Mold Remediation – What is Mold Remediation?

Mold Remediation is the process of removing and replacing damaged materials in the home or commercial building due to an infestation with mold. This includes the removal of porous building materials like drywall, carpeting, and insulation. It also includes the removal and cleaning of all surfaces affected by mold including hard floors, carpets, walls, ceilings, and furniture. Mold Remediation is a labor intensive process that requires specialized training, equipment and material that cannot be found at your local home improvement store.

Initially the mold remediation professional will contain the infested area by putting up plastic sheeting that blocks the mold from entering other parts of the structure. They may also use filtration devices to control the movement of airborne spores that could spread the problem. If the space is still damp, they will dry the space using dehumidifiers and fans to prevent further water damage. Then they will clean the impacted areas with antifungal and antimicrobial cleaners and scrubbers. They will also use HEPA High Efficiency Particulate Air air filters to trap and remove spores, dust, microbial volatile organic compounds, and other debris from the air.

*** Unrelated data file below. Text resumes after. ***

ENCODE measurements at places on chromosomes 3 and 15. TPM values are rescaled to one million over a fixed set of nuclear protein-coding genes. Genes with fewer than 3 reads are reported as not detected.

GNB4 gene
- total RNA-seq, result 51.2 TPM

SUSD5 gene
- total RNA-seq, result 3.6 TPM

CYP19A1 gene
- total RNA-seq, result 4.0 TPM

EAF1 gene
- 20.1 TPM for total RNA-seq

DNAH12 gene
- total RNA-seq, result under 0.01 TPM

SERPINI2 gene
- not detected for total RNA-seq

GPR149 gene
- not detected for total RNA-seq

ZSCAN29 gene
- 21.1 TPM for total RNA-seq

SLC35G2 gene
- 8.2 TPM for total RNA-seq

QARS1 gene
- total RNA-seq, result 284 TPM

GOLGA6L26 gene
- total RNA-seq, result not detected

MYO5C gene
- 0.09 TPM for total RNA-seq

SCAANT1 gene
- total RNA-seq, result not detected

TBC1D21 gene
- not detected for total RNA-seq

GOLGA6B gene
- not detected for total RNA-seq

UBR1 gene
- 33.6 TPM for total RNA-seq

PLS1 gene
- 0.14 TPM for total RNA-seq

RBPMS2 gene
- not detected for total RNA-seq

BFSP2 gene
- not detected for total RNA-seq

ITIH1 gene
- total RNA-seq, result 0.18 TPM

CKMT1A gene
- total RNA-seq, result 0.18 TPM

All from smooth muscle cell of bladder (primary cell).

After the surface is cleaned, they will spray the affected area with a biocide. This is an EPA approved liquid that kills the mold spores. It typically takes a few days for the biocide to work and the area to dry.

Once the area is dry, they will replace all the affected drywall, flooring, insulation, etc. If the contaminated materials are covered by an insurance policy, they will be reimbursed for their replacement.

Finally the restoration company will perform post-mold cleanup to ensure that the mold is completely removed from the property and that it won’t return. They will do this by addressing the source of the moisture that caused the problem to begin with. This could include repairing any leaks that lead to the mold, correcting humidity levels, or cleaning the ventilation system.

Although mold spores are everywhere, they don’t grow until the spores come in contact with damp organic material and then are provided a food source. If the problem is addressed quickly, the spores will not have a chance to grow and multiply.